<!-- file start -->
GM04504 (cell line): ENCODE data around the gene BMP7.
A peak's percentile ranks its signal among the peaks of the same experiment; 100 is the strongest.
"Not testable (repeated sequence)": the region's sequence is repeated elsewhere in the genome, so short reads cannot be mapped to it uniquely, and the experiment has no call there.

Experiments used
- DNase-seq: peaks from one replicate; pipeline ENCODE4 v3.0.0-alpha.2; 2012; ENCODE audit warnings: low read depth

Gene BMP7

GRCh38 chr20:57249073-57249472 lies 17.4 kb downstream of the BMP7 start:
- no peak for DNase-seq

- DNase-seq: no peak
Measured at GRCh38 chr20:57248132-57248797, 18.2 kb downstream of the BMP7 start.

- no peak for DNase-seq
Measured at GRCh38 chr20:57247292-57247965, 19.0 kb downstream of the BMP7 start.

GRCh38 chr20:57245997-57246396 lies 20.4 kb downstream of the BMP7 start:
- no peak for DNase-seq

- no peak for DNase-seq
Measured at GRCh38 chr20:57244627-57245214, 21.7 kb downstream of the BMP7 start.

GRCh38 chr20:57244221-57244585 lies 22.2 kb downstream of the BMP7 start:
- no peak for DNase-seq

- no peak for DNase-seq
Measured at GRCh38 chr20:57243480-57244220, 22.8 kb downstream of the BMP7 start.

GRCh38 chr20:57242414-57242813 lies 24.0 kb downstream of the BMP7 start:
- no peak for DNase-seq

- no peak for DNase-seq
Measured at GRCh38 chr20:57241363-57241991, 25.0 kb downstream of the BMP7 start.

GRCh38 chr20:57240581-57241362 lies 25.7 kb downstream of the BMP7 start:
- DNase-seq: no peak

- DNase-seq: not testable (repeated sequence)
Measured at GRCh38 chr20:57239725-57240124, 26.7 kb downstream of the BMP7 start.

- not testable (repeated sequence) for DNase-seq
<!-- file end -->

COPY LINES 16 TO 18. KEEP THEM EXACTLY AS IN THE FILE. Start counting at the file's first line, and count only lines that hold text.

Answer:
Measured at GRCh38 chr20:57244627-57245214, 21.7 kb downstream of the BMP7 start.

GRCh38 chr20:57244221-57244585 lies 22.2 kb downstream of the BMP7 start:
- no peak for DNase-seq